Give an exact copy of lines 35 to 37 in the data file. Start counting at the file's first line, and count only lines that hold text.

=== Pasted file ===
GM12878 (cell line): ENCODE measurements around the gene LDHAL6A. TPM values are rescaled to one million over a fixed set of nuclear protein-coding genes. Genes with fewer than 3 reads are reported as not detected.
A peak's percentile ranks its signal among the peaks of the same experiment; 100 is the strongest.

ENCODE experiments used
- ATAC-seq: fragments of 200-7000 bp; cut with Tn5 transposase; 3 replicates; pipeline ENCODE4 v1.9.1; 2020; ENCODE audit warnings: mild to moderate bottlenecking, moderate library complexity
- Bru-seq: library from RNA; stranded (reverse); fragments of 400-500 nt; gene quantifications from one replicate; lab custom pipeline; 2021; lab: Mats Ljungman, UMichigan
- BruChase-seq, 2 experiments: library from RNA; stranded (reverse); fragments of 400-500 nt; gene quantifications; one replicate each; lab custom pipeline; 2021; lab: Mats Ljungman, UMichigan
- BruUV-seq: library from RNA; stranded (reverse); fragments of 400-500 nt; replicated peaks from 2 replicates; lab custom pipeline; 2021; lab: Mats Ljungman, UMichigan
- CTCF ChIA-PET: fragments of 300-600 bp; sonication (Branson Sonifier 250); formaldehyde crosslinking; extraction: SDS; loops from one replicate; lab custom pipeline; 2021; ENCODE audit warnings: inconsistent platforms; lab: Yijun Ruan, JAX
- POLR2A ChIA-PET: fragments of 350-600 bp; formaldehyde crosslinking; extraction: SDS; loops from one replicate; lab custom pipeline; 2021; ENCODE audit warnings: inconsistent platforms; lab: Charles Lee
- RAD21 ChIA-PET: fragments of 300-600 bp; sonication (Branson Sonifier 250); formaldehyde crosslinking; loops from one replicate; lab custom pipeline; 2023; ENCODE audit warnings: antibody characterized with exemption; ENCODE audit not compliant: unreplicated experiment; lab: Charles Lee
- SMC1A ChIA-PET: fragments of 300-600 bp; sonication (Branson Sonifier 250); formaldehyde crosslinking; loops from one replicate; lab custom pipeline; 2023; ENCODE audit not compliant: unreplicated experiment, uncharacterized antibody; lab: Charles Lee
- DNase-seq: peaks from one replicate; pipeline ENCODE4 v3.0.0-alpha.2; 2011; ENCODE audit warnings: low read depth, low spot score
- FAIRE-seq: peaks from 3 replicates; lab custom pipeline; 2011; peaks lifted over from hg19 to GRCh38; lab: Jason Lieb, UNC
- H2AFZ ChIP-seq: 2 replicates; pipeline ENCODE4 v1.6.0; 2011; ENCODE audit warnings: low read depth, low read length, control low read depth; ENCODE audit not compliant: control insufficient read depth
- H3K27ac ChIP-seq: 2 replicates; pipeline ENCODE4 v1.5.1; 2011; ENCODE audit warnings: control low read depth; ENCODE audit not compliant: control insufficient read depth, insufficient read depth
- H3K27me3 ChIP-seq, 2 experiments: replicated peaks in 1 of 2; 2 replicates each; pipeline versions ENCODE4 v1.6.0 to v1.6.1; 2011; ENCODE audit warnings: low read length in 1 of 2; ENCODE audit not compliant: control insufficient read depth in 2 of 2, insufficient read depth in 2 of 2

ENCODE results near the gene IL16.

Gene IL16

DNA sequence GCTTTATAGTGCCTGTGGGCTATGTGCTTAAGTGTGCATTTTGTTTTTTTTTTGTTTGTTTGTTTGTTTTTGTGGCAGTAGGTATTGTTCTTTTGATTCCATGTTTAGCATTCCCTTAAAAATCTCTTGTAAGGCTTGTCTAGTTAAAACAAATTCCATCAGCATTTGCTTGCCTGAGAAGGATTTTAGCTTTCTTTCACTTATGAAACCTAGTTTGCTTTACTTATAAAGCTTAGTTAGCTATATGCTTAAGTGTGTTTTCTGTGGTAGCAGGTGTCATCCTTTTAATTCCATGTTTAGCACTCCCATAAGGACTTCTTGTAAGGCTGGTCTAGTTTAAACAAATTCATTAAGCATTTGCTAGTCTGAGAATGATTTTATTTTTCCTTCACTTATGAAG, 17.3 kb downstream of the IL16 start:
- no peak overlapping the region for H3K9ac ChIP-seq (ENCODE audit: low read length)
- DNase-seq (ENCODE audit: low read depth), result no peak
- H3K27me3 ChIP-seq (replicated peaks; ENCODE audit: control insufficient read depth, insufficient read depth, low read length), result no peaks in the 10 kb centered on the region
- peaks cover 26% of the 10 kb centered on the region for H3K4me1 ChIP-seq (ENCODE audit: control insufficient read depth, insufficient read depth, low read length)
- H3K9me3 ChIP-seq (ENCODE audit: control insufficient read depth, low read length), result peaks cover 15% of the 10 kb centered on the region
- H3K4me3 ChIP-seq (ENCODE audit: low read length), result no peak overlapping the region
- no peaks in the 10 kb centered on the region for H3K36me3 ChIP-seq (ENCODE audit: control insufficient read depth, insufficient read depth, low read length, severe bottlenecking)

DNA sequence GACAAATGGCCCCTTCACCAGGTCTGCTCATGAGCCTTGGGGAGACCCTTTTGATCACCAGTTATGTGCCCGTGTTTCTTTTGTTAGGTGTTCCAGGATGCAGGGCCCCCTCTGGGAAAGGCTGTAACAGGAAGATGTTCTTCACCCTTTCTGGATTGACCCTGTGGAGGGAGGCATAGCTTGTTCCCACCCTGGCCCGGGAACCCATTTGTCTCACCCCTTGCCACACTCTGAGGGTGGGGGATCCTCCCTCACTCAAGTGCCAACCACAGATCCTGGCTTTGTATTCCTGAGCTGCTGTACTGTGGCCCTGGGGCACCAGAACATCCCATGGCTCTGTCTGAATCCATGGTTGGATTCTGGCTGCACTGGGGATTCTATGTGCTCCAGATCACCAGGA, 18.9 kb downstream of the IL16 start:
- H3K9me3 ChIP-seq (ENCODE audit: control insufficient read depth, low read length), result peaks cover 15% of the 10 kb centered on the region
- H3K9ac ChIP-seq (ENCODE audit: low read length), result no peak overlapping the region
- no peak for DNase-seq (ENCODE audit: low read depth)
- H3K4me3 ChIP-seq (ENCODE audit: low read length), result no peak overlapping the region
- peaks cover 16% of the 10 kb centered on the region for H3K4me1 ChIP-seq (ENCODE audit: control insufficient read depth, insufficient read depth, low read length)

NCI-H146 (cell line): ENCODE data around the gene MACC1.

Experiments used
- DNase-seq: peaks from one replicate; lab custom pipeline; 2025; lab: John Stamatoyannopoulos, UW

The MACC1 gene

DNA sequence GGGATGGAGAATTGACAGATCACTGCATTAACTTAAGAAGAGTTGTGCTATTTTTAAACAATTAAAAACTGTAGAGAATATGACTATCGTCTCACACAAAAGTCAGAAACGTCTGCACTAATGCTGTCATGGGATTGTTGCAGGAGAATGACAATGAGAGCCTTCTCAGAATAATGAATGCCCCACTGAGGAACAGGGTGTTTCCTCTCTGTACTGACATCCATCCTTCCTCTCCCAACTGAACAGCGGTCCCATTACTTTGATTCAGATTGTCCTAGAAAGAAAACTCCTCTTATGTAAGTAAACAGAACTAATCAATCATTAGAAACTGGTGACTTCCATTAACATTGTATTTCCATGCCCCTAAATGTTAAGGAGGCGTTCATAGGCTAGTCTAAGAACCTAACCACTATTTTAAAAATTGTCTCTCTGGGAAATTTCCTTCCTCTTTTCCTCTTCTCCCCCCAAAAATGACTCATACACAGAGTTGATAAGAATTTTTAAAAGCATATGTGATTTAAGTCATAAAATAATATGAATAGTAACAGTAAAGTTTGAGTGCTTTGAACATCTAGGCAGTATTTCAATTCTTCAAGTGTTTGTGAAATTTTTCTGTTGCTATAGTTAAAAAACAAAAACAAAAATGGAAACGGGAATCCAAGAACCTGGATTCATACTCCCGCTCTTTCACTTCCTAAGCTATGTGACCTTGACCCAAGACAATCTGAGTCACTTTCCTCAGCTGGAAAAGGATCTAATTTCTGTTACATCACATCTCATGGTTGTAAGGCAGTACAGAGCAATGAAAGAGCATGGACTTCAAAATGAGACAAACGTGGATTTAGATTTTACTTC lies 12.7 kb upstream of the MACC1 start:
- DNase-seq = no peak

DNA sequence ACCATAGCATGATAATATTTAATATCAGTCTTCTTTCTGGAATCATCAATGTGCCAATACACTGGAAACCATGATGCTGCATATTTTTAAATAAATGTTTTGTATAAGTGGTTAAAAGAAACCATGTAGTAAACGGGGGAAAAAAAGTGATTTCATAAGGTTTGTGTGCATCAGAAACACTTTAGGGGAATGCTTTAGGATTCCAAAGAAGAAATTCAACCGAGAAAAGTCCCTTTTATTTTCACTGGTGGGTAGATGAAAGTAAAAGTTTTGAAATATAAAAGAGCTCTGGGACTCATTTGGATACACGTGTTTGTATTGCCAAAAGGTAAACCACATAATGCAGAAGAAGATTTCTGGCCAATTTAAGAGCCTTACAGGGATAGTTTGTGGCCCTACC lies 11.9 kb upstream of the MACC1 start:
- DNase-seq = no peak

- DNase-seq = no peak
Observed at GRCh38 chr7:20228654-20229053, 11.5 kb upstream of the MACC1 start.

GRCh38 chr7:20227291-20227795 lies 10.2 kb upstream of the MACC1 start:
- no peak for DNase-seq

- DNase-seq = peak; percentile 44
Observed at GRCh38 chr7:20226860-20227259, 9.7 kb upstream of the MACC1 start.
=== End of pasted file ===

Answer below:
- DNase-seq: peaks from one replicate; lab custom pipeline; 2025; lab: John Stamatoyannopoulos, UW

The MACC1 gene

DNA sequence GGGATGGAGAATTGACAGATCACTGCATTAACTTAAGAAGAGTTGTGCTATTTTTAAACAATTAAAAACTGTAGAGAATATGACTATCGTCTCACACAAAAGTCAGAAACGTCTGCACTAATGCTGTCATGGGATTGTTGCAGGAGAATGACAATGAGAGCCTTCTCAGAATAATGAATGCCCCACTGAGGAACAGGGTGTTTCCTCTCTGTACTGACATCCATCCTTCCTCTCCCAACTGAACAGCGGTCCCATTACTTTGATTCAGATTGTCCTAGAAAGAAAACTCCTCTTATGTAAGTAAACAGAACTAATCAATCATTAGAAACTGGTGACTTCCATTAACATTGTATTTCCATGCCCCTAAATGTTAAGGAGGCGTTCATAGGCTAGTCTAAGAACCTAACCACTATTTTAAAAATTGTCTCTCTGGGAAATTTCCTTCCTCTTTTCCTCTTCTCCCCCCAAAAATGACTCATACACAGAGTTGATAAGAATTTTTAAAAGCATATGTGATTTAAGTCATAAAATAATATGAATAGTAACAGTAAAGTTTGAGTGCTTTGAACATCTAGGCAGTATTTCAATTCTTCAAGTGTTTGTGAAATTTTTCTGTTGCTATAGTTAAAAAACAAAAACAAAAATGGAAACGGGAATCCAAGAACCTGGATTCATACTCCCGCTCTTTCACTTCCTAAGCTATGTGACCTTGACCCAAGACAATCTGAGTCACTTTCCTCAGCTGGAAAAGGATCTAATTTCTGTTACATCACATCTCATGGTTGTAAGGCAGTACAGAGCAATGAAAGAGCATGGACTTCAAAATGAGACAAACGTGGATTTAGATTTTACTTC lies 12.7 kb upstream of the MACC1 start: